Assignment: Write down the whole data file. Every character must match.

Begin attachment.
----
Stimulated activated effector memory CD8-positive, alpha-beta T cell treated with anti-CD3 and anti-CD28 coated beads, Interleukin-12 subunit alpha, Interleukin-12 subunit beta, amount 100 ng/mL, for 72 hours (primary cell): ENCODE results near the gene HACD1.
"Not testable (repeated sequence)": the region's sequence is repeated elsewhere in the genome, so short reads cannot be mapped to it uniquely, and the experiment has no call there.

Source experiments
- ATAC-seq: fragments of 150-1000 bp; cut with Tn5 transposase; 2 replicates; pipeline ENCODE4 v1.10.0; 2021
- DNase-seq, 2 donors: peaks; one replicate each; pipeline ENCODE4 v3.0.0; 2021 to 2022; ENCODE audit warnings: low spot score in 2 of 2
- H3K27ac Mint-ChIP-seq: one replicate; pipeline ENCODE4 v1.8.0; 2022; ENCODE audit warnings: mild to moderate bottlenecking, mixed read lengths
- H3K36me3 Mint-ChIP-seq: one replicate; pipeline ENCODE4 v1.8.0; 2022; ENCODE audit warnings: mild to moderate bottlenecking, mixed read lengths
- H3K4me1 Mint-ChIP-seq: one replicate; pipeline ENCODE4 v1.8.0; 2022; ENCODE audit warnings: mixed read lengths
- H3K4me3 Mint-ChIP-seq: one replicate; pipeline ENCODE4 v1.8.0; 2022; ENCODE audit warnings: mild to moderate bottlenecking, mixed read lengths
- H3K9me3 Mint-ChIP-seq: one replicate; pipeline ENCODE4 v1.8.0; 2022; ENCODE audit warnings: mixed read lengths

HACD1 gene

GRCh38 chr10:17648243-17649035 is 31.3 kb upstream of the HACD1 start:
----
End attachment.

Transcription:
Stimulated activated effector memory CD8-positive, alpha-beta T cell treated with anti-CD3 and anti-CD28 coated beads, Interleukin-12 subunit alpha, Interleukin-12 subunit beta, amount 100 ng/mL, for 72 hours (primary cell): ENCODE results near the gene HACD1.
"Not testable (repeated sequence)": the region's sequence is repeated elsewhere in the genome, so short reads cannot be mapped to it uniquely, and the experiment has no call there.

Source experiments
- ATAC-seq: fragments of 150-1000 bp; cut with Tn5 transposase; 2 replicates; pipeline ENCODE4 v1.10.0; 2021
- DNase-seq, 2 donors: peaks; one replicate each; pipeline ENCODE4 v3.0.0; 2021 to 2022; ENCODE audit warnings: low spot score in 2 of 2
- H3K27ac Mint-ChIP-seq: one replicate; pipeline ENCODE4 v1.8.0; 2022; ENCODE audit warnings: mild to moderate bottlenecking, mixed read lengths
- H3K36me3 Mint-ChIP-seq: one replicate; pipeline ENCODE4 v1.8.0; 2022; ENCODE audit warnings: mild to moderate bottlenecking, mixed read lengths
- H3K4me1 Mint-ChIP-seq: one replicate; pipeline ENCODE4 v1.8.0; 2022; ENCODE audit warnings: mixed read lengths
- H3K4me3 Mint-ChIP-seq: one replicate; pipeline ENCODE4 v1.8.0; 2022; ENCODE audit warnings: mild to moderate bottlenecking, mixed read lengths
- H3K9me3 Mint-ChIP-seq: one replicate; pipeline ENCODE4 v1.8.0; 2022; ENCODE audit warnings: mixed read lengths

HACD1 gene

GRCh38 chr10:17648243-17649035 is 31.3 kb upstream of the HACD1 start: